The conditions for this tactic to succeed are narrow. If there were only 1 red candidate, he would receive 100 votes and be elected, but he would then be out-voted by the two blue winners. If there were 3 red and 3 blue candidates, and each voter allowed to vote for 3, there would be no advantage in concentrating the votes. One side must have more acceptable candidates than the number of allowed votes.

    The only case where this might be useful on our ballot is the race for the governing board of Tempe Union High School District. Because there are three seats open and four acknowledged (follow the time line to Aug 29) left-wing candidates — Hodge, James, Montero, and Reesor — the vote for them may be scattered. Conservatives, if they can agree on three candidates, may win by concentrating their votes on those three.

  • LMHudson 1:31 pm on September 22, 2020 Permalink | Reply  

    Chandler Unified School District (No 80) election 

    The Chandler Unified School District (CUSD) election has 3 candidates. You can vote for up to 3. On the ballot, the candidates will appear in random order. Because this campaign is uncontested, and two of the candidates (Mozdzen and Wirth) are well known in the district, none of the candidates has yet put effort into websites and facebook. There is also a write-in candidate.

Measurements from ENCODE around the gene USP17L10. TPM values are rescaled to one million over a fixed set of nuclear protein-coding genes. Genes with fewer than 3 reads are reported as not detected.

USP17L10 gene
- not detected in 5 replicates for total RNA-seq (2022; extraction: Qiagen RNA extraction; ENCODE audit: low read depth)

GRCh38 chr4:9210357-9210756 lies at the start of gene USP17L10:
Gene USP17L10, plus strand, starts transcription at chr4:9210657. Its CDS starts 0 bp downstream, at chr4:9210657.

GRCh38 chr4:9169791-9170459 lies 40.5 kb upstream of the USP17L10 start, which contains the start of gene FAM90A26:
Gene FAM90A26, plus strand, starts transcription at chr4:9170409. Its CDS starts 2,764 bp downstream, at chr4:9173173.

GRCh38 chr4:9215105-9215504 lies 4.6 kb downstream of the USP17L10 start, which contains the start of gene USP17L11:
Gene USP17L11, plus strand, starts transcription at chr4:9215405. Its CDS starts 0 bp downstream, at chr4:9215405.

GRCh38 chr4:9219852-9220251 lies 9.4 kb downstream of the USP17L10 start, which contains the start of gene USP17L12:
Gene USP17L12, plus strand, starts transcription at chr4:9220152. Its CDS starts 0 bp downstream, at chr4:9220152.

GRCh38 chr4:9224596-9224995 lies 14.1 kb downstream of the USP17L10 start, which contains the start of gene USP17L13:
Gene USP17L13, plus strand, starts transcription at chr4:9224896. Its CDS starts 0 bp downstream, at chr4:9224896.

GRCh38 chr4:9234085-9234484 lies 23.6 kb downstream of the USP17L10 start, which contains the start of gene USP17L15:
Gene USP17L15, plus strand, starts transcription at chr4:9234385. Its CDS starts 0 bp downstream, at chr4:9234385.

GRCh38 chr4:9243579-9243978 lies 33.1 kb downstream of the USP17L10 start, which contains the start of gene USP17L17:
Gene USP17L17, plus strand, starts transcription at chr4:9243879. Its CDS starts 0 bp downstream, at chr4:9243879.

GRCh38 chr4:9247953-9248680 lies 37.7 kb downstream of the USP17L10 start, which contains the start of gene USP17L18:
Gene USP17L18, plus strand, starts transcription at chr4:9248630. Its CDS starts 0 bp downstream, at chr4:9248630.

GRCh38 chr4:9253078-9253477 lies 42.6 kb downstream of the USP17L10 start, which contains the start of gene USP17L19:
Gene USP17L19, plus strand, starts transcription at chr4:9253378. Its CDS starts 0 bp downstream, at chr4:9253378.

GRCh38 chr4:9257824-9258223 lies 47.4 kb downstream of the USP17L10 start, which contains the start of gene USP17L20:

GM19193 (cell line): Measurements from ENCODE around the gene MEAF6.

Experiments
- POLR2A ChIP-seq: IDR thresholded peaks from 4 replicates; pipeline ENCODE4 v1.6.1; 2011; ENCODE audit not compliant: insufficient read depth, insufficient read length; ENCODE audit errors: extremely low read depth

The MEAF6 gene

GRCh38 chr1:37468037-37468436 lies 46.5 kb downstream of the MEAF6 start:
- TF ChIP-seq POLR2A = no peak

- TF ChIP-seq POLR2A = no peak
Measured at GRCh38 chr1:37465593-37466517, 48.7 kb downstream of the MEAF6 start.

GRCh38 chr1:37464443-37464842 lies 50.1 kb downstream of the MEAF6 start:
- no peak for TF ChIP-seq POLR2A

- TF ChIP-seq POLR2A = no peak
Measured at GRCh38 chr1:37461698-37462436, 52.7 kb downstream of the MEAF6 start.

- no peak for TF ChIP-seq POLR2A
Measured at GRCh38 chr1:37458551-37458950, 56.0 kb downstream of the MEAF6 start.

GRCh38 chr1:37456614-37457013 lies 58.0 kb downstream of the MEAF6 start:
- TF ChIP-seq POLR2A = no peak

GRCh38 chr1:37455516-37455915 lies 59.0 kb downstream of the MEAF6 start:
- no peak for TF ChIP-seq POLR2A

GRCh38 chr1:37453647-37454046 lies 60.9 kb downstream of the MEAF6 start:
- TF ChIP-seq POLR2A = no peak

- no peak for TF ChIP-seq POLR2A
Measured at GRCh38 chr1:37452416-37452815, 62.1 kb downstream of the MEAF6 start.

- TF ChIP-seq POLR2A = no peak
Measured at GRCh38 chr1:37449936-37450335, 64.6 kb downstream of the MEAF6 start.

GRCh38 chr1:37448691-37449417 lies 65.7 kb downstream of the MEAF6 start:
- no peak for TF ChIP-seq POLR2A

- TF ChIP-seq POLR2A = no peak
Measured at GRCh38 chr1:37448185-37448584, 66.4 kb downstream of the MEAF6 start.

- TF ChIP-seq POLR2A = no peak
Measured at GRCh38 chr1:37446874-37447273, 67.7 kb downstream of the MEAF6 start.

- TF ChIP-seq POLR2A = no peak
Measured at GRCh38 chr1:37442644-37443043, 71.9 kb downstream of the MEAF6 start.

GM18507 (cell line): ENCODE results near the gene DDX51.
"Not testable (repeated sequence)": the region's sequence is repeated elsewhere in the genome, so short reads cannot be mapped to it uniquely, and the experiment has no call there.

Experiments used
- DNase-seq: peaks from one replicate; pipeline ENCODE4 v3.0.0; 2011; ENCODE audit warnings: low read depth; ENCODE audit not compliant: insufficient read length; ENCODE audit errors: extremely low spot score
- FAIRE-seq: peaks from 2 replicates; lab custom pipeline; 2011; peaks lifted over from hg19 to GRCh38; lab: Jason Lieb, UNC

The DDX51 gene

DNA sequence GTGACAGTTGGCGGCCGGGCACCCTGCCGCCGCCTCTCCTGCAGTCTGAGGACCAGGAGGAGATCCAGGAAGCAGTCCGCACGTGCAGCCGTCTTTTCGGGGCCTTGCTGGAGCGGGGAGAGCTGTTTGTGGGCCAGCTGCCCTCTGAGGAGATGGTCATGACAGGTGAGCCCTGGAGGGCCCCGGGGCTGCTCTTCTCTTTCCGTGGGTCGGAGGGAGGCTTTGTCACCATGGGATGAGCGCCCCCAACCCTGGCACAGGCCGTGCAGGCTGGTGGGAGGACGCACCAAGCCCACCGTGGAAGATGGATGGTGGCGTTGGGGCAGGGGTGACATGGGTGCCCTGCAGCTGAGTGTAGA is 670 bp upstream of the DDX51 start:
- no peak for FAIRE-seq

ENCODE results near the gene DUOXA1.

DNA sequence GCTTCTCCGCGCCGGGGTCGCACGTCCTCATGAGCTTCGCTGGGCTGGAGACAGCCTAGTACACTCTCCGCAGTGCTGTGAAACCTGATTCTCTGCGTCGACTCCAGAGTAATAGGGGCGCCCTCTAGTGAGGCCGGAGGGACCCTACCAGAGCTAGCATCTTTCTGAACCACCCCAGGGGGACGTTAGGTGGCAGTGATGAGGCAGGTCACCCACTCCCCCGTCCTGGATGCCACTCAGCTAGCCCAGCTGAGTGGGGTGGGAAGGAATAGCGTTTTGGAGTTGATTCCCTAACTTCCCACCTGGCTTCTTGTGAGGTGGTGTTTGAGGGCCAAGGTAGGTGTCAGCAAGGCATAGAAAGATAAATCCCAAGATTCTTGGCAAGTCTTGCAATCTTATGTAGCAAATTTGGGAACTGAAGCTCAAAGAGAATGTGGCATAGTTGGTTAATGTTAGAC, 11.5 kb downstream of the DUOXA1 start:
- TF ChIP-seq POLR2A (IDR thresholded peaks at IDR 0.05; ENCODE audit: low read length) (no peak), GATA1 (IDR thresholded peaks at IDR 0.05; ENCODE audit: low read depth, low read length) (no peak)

1. Barbara Mozdzen, facebook page
    2. Jason Olive
    3. Joel Wirth, facebook page
    4. Sharon Tuttle (write-in), facebook page

    Here are outstanding features of the candidates:

    1. Ms Mozden, incumbent, has served on the governing board since 2012. She is in favor of in-person instruction.